“Alex Rider wants his life back. But when you’re the world’s most successful spy, there’s only one way out. Alex’s final mission will be the deadliest of all. One bullet. One life. The end starts here.”
Well, first of all, the end doesn’t start just here—it is already here. After having stayed 14 forever, Alex Rider has finally turned 15. And true to his promise, author Anthony Horowitz is retiring his most successful protagonist.
Going down memory lane, I remember picking up the first Alex Rider book as a lark. It was during the time when I didn’t really have a lot of time to read books, and I thought it was interesting enough. One book followed another, and though I was not really impressed with Ark Angel and Snakehead, I stuck with the series.
Scorpia Rising, I think, is the best of the whole series.
The main thing I liked about the book is how mature it was. Every action had a repercussion. Also, small details from previous books were brought up again. This book really did feel like an ending. It wasn’t just a “until the next time we meet” type of thing. Scorpia Rising definitely puts a period at the end of it all.
One of the strengths of the Alex Rider books, for me, has always been the characterization of the adults. We follow the story through Alex Rider’s eyes, so we don’t get a lot of glimpses into the lives of the adult characters. And when we do, we don’t get a look behind their thought process—we see them how Alex sees them. So I thought it was really beautiful how the small nuances Anthony Horowitz has put into each character was able to give them dimensions as the series went along.
Unlike in previous Alex Rider books which had the titular character being too much of hero, Scorpia Rising manages to weave a story that felt like it was natural progression of how a teenaged spy would react to what’s going on. The Alex Rider we see in this book is the most human of all the Alex Rider’s.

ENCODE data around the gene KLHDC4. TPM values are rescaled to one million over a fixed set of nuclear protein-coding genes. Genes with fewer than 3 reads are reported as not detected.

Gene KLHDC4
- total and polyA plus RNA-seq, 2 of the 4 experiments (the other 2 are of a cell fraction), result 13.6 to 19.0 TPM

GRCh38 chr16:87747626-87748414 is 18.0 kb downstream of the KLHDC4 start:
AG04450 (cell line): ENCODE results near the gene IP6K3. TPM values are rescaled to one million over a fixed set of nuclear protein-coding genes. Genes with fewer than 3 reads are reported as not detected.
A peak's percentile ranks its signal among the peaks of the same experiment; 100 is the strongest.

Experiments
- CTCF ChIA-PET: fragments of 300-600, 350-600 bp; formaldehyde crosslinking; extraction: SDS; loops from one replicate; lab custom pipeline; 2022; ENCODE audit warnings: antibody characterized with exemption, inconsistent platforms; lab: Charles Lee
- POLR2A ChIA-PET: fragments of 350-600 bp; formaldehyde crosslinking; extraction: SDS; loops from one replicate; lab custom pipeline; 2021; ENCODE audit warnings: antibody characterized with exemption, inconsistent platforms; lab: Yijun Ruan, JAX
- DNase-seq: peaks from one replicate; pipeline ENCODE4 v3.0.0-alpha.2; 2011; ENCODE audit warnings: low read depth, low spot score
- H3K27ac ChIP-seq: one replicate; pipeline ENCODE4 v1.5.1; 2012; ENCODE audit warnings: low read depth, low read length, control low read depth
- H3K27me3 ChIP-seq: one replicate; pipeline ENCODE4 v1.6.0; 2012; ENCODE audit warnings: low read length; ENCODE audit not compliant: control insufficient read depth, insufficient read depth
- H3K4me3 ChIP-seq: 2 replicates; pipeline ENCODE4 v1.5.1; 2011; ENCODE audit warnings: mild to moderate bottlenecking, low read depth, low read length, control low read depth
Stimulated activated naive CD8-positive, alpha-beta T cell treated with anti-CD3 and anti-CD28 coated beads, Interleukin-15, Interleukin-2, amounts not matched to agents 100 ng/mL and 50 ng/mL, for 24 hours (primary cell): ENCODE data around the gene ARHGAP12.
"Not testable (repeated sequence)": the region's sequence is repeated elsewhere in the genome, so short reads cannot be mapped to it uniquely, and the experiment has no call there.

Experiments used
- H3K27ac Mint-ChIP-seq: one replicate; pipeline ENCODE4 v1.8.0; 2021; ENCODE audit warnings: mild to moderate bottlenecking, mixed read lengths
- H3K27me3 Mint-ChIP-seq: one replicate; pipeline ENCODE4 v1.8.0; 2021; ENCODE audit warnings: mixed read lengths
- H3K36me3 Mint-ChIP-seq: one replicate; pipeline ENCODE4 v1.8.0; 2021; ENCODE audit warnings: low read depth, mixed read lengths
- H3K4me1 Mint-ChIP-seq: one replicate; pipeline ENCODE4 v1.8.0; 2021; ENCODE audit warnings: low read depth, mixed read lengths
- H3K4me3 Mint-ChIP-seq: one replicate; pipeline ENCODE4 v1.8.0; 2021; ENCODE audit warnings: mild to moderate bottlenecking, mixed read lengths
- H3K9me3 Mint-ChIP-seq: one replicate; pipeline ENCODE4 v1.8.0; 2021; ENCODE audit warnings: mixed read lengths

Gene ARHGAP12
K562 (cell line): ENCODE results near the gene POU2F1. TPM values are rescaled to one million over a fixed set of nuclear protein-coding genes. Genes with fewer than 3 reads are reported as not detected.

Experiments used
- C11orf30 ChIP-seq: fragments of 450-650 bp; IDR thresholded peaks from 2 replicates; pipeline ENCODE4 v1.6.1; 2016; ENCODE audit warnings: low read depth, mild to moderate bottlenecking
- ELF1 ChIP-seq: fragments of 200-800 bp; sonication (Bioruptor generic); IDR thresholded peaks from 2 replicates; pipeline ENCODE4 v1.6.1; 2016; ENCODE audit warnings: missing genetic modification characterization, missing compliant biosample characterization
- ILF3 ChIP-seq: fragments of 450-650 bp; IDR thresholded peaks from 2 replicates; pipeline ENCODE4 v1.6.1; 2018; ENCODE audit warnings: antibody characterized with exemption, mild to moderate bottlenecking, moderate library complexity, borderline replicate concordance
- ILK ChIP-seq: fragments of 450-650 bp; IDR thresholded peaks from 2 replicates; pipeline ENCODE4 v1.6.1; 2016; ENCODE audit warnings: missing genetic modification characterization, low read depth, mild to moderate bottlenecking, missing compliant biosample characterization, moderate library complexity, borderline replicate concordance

And what I like most about this particular book is how Alex doesn’t get into a scrape so dour and still survive without killing a person of his own volition.
Of course, with all these having been said, I have to wonder about the main villain’s mindset when he thought about his plan to bring down MI6 (the British Secret Service) and kill Alex Rider. A lot of it rested on everything going according to plan, and for people to behave how they were perceived to behave. One wrong move (or rather, a right one) from the protagonist and the whole evil scheme would’ve tumbled down. Do you think he had a back-up plan—just in case MI6 didn’t fall for his trap?
Then again, it’s a book. It’s not like I was going to walk away from finishing the book. I just had to settle with knowing that my favorite characters will all probably make it alive in the end. (Spoiler Alert: They don’t.)